Strelitzia Reginae: This South African genus is a member of the Musaceae family.An evergreen perennial that will reach 1.5m—2m in most situations. It is grown for its spectacular flowers and are used all over the world for cut flowers.
Origin: South Africa, Eastern Cape of Good Hope, and Northern Natal.
Location: Reginae grows with other plants along riverbanks, coastal bush and clearings. They do not like heavy frosts. They like a mild climate with evenly distributed rain during the year.
Flowering: The orange petals and blue flowers on long stems will bloom most of the year. The warmer the climate, the longer period they will bloom.
Cultivation: The soil should be kept moist during the growing season. Plants that are planted in the ground will require a good fertiliser with a balanced high nitrogen base and, where possible, trace elements are beneficial. Water well in summer, less in winter. To fertilise pots, give a slow release fertiliser.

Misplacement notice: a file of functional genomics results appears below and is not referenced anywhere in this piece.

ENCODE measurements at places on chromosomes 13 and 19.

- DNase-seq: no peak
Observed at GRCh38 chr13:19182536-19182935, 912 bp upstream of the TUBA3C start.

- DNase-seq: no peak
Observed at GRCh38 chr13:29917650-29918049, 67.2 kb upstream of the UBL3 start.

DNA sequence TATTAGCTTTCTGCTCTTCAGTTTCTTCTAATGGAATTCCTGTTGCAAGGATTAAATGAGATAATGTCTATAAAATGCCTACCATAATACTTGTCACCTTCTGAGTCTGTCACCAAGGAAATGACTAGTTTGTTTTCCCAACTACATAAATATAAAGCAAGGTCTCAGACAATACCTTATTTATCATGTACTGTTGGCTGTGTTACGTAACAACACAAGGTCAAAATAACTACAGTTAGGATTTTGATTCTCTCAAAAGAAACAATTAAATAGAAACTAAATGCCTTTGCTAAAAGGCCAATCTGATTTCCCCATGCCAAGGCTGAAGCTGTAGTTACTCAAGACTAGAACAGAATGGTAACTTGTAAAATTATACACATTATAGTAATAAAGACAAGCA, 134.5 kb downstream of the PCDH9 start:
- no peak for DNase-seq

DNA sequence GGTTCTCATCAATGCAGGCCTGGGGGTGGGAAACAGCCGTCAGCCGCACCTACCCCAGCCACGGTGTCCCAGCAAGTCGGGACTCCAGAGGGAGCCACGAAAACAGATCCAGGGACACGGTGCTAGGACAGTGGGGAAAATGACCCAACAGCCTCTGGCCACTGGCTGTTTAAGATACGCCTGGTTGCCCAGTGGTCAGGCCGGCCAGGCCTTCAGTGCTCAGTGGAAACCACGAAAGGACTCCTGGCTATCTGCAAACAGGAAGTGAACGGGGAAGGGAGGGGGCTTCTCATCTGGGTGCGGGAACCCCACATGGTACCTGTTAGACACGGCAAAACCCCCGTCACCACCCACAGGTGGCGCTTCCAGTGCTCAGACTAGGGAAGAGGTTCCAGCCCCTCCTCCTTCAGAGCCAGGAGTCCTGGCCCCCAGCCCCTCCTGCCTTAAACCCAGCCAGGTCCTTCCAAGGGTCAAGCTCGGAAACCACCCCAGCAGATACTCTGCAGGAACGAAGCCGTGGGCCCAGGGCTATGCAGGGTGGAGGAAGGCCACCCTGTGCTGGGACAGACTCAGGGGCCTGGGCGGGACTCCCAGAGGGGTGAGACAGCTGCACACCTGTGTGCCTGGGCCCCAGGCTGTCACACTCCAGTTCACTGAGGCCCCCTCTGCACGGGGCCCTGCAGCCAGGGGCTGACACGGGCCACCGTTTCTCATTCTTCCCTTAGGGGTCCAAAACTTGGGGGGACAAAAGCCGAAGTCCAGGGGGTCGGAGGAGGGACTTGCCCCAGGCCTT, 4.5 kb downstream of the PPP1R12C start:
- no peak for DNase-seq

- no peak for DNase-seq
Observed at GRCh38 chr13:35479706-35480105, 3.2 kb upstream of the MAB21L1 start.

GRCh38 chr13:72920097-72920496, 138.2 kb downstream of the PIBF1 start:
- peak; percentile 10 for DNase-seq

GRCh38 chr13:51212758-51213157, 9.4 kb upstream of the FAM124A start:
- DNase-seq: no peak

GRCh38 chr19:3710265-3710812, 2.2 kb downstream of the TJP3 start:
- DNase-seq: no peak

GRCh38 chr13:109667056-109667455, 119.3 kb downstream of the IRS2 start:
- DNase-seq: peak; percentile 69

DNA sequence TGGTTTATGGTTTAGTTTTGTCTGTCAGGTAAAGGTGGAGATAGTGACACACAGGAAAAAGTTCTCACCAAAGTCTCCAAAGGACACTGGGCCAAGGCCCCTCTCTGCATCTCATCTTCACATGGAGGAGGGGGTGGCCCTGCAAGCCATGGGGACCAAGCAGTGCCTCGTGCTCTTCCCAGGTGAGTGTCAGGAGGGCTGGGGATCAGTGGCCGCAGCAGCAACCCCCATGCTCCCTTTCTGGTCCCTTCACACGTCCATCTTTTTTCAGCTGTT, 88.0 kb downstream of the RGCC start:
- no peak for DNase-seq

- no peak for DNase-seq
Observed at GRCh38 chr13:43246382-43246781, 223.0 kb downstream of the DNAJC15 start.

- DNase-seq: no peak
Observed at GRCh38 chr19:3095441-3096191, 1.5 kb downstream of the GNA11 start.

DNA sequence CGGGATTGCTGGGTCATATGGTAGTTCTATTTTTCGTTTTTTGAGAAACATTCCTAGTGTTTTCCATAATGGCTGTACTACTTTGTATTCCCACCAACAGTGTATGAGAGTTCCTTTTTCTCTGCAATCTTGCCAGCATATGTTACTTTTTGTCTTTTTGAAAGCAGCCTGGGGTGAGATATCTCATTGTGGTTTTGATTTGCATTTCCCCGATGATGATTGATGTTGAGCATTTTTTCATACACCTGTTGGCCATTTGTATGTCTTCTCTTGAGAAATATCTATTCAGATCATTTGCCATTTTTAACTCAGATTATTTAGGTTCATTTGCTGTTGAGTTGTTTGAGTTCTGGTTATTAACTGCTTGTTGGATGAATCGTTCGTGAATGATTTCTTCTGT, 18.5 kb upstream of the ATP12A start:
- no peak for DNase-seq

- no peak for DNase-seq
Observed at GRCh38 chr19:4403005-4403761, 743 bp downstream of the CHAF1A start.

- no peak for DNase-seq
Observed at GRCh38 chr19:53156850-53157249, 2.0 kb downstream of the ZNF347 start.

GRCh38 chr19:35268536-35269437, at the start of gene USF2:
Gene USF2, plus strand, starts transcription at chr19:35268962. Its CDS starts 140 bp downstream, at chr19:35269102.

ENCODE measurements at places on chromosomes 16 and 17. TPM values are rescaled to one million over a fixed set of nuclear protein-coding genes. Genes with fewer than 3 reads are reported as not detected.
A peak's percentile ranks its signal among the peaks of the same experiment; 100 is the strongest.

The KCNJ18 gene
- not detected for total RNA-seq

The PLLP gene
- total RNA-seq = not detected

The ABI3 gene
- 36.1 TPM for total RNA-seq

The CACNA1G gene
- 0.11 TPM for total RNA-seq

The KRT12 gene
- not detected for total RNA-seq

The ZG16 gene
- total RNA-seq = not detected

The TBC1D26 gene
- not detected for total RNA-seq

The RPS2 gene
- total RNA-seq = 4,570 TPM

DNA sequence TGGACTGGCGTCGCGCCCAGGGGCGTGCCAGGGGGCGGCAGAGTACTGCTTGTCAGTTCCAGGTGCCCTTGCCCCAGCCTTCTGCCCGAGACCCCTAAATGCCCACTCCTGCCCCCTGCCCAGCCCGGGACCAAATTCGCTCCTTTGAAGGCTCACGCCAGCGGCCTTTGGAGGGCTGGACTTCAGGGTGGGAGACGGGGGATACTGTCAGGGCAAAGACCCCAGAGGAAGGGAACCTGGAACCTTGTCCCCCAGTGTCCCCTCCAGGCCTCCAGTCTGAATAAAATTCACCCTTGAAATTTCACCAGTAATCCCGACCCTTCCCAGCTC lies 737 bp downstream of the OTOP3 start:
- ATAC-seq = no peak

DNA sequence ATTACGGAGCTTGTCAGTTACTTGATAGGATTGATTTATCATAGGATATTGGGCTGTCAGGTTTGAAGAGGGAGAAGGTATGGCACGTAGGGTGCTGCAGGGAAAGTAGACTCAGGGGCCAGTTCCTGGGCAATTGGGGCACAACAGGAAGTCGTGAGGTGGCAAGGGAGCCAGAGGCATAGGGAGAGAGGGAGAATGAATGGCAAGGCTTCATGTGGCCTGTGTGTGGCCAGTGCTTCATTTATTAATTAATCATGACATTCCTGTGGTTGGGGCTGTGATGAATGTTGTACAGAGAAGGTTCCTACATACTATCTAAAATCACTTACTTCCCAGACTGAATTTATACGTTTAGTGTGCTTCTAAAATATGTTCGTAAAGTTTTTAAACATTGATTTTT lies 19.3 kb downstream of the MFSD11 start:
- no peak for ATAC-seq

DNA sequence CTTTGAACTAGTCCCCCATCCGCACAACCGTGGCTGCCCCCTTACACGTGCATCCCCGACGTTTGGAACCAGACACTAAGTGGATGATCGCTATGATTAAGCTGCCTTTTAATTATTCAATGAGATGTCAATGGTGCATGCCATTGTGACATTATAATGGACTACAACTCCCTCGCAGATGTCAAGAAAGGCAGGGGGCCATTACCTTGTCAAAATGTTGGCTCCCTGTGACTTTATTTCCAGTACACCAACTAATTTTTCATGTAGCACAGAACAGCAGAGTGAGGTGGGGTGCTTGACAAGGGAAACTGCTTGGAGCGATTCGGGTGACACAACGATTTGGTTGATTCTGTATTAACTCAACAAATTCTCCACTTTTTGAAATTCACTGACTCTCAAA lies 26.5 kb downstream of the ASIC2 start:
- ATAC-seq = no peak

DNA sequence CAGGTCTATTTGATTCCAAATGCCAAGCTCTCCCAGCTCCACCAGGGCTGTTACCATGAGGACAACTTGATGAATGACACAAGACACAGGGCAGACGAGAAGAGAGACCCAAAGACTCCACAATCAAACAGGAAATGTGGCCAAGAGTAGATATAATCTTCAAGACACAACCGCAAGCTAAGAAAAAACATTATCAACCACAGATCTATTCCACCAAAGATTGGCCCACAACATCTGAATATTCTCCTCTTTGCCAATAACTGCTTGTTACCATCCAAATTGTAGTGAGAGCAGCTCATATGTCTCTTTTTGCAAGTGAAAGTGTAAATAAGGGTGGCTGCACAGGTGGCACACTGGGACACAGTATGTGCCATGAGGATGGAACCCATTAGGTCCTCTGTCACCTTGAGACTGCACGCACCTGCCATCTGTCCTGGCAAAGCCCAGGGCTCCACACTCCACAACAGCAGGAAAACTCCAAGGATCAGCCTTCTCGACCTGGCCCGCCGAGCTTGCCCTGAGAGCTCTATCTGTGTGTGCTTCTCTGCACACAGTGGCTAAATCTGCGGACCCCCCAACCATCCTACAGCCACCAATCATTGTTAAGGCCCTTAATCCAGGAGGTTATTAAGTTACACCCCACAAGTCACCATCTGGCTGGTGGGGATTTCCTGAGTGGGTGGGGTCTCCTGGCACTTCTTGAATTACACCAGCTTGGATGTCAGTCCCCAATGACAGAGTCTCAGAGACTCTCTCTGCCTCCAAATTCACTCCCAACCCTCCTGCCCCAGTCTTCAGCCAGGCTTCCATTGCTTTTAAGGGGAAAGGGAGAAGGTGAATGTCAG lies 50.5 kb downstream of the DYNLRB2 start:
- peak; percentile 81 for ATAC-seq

Culture: Strelitzia Reginae needs full sun to light shade with warm temperatures, when planted in pots keep them crowded for the best amount of blooms. In very cold climates it is better to grow them in pots that could be moved indoors when freezing temperatures are expected.
Propagation: Strelitzia are propagated by division or by seed. Seed is very erratic and may take up to 2 years to germinate (commercially, it only takes a few weeks). The plant is ornithophilous, which requires nectar-eating birds to pollinate its flowers. Each flower has male and female organs, but are not receptive to each other. In the wild the Sun Bird, which is native to South Africa, pollinates the flowers. Pollination occurs when the bird rests on the blue petals to sip the nectar. This in turn causes the blue petals to open, which coats the bird's feet and breast with pollen, which is deposited on the sticky part of the next Strelitzia flower they touch. The seed pods develop over the next six months and produce a pod with three sections of black seeds with bright orange arils.